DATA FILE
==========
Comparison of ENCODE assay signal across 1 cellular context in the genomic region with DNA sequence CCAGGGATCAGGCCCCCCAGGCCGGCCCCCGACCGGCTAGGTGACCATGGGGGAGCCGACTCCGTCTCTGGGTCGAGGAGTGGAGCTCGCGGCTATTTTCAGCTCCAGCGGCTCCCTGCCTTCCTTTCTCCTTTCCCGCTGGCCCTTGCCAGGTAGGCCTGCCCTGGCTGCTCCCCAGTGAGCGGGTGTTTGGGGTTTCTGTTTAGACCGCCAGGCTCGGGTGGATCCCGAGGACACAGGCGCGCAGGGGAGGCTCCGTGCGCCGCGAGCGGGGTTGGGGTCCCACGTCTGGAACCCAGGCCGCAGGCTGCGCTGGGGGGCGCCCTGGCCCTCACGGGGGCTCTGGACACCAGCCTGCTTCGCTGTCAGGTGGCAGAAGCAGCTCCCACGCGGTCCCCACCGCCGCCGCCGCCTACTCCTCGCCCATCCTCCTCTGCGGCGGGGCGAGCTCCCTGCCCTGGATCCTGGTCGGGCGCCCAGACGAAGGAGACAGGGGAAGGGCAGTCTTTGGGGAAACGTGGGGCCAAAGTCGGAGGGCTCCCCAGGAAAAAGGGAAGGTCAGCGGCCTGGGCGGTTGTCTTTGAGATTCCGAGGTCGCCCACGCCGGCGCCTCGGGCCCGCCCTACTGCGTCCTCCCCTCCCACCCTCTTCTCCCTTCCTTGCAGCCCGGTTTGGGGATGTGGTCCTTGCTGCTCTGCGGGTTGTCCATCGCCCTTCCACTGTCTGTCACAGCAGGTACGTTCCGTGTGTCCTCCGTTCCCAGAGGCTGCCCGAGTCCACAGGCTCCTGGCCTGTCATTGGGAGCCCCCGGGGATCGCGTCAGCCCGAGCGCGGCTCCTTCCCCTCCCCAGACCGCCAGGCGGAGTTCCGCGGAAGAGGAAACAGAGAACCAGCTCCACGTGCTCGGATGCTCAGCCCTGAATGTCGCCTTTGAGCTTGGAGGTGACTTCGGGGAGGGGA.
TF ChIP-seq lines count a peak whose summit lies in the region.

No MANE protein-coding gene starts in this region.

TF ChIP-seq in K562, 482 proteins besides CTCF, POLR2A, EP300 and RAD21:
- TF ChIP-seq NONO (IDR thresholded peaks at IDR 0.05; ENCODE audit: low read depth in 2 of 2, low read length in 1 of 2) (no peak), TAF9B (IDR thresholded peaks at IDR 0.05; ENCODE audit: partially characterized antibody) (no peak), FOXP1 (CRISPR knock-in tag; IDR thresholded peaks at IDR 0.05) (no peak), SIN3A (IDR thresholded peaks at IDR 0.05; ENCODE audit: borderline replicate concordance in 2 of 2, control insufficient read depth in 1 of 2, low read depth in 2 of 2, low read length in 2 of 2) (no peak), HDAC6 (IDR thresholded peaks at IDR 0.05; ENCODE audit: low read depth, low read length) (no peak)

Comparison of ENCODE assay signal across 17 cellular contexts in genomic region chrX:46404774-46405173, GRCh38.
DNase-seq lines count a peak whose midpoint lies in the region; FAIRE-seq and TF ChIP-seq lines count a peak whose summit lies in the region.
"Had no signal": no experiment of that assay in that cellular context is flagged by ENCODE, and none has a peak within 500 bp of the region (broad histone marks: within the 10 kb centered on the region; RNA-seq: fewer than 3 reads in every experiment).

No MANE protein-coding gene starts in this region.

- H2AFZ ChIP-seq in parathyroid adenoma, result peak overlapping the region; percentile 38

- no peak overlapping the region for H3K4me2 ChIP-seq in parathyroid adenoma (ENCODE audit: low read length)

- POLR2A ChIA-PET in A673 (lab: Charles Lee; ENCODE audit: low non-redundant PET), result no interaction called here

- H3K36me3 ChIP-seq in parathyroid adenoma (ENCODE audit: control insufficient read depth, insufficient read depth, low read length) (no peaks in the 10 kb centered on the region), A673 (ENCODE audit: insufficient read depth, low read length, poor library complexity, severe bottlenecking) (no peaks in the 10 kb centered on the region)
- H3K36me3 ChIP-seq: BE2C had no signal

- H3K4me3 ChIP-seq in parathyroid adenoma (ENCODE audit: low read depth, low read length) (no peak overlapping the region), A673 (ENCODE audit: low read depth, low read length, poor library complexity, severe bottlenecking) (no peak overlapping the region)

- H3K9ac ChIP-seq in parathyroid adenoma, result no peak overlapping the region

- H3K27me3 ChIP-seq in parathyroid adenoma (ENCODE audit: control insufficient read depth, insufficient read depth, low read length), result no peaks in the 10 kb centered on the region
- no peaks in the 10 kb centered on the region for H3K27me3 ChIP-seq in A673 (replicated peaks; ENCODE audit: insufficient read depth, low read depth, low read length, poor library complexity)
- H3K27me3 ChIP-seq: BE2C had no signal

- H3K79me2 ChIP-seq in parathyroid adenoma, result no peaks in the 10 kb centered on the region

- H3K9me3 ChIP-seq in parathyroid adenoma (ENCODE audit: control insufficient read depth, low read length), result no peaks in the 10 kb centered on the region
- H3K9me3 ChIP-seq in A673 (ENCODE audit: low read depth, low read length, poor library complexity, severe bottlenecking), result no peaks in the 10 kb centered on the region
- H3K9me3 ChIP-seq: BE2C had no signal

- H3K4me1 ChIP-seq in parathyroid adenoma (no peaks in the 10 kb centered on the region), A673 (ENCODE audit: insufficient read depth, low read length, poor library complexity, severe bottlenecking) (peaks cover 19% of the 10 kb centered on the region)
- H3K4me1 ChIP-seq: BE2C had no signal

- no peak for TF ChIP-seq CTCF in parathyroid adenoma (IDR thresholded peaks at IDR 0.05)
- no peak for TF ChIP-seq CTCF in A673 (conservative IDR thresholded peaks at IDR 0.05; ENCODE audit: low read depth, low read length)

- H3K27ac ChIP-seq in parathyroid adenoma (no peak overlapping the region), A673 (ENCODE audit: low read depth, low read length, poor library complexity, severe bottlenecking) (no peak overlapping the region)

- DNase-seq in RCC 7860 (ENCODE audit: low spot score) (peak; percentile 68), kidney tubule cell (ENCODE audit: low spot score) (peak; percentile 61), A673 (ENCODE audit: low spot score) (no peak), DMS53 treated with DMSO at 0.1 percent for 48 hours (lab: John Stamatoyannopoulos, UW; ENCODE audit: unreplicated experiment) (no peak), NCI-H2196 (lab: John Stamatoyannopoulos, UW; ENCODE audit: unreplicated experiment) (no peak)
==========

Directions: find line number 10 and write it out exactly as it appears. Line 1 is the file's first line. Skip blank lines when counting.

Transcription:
- H2AFZ ChIP-seq in parathyroid adenoma, result peak overlapping the region; percentile 38